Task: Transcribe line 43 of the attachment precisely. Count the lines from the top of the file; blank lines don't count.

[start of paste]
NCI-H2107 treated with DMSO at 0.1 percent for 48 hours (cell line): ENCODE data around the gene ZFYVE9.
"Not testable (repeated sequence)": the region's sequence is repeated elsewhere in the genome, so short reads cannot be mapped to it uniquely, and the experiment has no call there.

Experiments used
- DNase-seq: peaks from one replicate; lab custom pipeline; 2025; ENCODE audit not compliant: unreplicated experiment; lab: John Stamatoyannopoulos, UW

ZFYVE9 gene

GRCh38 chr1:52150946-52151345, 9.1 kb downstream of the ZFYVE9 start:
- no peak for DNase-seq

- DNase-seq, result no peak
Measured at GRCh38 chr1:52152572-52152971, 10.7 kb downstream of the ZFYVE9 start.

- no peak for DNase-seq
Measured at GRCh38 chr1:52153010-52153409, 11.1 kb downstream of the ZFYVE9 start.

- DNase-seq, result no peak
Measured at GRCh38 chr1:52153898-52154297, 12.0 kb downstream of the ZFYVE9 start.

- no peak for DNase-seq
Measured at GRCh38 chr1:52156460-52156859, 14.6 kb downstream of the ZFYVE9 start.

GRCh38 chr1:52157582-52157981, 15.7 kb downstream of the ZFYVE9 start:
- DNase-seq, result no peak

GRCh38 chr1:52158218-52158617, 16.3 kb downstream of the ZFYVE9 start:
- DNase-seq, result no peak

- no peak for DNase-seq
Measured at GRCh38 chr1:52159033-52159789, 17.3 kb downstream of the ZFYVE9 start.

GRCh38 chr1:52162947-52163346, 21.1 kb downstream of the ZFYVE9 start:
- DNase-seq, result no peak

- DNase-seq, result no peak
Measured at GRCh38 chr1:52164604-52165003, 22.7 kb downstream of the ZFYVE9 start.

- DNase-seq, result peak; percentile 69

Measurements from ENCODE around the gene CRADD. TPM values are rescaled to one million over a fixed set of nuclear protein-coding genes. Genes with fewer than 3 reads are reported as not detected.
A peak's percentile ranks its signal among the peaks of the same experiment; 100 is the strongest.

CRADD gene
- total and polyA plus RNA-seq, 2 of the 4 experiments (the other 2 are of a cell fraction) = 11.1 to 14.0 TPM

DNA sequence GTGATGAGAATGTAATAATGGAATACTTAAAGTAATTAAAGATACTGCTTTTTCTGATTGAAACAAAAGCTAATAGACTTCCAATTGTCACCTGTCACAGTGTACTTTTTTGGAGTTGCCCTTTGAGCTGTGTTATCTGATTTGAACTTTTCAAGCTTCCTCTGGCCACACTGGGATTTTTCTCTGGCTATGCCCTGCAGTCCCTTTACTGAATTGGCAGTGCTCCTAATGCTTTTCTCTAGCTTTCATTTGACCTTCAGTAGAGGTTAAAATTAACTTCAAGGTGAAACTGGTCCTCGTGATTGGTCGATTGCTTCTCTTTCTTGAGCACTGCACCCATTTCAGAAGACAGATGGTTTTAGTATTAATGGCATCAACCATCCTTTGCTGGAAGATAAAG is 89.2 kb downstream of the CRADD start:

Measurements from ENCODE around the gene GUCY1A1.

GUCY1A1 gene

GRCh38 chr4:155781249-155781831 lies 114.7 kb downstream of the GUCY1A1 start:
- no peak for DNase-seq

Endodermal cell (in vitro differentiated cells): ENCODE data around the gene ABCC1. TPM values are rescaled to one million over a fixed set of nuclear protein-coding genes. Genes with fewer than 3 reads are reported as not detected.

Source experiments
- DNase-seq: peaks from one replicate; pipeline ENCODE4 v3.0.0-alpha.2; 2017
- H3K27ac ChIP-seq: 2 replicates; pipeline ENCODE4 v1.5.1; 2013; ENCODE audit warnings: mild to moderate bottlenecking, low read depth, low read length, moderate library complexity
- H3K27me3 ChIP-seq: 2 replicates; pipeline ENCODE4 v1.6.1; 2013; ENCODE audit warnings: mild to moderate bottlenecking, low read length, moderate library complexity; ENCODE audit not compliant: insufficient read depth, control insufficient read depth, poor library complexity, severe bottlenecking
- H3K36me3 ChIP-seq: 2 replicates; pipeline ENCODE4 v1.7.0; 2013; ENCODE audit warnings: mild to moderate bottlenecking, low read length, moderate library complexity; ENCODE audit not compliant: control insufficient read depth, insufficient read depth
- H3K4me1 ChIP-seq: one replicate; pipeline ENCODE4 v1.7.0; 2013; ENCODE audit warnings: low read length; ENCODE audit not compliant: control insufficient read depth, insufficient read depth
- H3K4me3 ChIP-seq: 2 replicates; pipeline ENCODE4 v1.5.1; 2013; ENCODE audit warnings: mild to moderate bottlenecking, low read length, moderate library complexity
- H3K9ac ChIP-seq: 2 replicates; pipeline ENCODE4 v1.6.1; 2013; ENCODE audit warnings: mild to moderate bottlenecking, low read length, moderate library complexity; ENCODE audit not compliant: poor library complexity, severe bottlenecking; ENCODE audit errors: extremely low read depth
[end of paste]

- H3K4me3 ChIP-seq: 2 replicates; pipeline ENCODE4 v1.5.1; 2013; ENCODE audit warnings: mild to moderate bottlenecking, low read length, moderate library complexity